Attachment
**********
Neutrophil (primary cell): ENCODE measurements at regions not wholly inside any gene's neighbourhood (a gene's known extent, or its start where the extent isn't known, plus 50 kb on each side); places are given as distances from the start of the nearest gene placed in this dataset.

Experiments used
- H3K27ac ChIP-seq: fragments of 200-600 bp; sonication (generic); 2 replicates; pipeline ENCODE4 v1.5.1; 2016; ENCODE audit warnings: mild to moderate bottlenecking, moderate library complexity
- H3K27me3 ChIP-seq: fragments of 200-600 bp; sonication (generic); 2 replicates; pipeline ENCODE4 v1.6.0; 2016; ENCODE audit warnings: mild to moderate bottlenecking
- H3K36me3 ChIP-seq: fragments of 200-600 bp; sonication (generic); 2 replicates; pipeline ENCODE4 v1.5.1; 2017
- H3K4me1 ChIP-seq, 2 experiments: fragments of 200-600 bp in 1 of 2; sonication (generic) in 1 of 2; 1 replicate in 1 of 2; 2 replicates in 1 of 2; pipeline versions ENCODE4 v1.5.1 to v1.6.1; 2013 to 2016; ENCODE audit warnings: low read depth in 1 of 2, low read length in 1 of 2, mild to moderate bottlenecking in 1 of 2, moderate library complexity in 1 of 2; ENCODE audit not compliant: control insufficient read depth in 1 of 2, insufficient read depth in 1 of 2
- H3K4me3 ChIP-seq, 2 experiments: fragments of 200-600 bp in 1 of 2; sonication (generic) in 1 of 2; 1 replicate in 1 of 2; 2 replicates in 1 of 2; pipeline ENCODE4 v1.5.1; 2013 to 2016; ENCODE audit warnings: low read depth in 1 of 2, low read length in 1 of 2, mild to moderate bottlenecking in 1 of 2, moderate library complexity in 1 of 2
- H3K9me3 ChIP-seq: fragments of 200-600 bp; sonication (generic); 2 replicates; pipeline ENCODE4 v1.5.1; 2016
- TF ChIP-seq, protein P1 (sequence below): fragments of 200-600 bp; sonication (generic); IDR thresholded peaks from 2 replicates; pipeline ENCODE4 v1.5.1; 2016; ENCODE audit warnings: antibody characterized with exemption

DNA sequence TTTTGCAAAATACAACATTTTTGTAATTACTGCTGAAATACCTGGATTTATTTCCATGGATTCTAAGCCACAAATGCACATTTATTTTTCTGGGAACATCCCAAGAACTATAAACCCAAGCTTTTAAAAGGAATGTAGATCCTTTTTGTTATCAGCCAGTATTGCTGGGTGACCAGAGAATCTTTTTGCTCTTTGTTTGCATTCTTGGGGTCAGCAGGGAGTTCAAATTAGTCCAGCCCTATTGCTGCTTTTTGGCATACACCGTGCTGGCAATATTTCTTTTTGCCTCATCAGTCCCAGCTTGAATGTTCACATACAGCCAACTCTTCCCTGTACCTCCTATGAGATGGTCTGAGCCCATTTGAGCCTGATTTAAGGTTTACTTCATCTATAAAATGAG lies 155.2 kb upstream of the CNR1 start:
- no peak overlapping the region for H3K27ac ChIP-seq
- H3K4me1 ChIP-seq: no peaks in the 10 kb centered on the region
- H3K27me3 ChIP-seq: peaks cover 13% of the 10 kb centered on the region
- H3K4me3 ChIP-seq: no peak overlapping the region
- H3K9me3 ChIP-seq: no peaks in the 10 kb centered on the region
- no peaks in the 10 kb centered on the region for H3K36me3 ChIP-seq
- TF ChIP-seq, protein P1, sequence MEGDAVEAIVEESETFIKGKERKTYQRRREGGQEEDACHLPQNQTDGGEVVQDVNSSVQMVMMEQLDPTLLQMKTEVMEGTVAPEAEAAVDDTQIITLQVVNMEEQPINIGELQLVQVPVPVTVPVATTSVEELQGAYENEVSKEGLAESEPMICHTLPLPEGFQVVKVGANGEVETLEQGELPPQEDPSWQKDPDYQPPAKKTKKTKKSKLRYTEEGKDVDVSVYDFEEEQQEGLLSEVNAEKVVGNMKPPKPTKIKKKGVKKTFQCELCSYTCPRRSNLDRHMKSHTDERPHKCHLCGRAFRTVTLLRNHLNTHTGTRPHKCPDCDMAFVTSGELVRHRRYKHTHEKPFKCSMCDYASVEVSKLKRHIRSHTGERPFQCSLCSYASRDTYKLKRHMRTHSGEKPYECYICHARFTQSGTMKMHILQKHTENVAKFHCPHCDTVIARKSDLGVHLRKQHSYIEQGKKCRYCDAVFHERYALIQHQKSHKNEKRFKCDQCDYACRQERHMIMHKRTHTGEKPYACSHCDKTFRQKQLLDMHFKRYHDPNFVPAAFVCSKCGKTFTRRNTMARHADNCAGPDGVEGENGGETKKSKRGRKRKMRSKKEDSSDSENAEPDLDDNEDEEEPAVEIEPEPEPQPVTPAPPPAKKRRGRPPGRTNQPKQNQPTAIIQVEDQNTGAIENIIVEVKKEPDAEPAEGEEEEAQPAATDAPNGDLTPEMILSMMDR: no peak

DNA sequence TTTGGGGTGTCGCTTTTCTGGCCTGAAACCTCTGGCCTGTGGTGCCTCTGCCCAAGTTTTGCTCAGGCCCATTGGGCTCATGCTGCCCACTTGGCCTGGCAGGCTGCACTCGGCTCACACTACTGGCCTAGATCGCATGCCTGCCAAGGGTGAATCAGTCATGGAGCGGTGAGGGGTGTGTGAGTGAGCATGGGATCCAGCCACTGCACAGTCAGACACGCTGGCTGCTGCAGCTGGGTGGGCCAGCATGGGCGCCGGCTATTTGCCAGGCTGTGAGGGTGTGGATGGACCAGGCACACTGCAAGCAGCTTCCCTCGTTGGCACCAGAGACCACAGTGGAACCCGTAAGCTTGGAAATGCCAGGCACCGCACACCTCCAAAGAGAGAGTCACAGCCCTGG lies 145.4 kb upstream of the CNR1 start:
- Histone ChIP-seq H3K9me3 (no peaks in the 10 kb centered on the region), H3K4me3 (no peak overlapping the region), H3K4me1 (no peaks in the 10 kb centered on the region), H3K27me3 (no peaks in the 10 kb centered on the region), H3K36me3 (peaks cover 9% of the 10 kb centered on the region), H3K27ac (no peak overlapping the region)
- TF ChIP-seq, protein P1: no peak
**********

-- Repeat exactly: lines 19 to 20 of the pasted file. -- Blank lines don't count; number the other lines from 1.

- Histone ChIP-seq H3K9me3 (no peaks in the 10 kb centered on the region), H3K4me3 (no peak overlapping the region), H3K4me1 (no peaks in the 10 kb centered on the region), H3K27me3 (no peaks in the 10 kb centered on the region), H3K36me3 (peaks cover 9% of the 10 kb centered on the region), H3K27ac (no peak overlapping the region)
- TF ChIP-seq, protein P1: no peak